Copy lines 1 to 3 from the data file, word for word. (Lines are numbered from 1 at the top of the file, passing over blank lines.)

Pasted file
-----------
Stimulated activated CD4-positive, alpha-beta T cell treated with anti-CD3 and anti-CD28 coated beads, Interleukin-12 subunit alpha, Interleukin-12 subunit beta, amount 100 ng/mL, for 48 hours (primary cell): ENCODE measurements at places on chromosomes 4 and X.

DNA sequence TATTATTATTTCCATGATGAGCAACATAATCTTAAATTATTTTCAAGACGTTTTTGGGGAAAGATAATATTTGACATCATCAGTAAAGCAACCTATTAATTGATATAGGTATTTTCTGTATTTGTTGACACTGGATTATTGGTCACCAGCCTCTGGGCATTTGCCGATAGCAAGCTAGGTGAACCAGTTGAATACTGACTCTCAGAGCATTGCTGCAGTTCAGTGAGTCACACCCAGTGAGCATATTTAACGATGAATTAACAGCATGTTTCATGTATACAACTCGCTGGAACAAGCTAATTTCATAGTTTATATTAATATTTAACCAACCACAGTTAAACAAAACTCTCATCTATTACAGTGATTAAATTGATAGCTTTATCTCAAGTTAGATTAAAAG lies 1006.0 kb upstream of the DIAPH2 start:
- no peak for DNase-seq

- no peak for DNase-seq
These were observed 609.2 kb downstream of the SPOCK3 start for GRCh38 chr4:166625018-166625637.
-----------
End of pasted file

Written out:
Stimulated activated CD4-positive, alpha-beta T cell treated with anti-CD3 and anti-CD28 coated beads, Interleukin-12 subunit alpha, Interleukin-12 subunit beta, amount 100 ng/mL, for 48 hours (primary cell): ENCODE measurements at places on chromosomes 4 and X.

DNA sequence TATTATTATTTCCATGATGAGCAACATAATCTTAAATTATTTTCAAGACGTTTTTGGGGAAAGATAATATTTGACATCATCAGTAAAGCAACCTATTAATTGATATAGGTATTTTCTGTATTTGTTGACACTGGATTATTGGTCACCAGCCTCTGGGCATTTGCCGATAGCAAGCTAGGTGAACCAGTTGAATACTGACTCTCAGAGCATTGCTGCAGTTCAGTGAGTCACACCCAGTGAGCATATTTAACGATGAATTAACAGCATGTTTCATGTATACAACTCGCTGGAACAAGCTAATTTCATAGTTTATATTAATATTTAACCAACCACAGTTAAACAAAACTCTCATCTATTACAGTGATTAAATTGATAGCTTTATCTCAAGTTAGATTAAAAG lies 1006.0 kb upstream of the DIAPH2 start:
- no peak for DNase-seq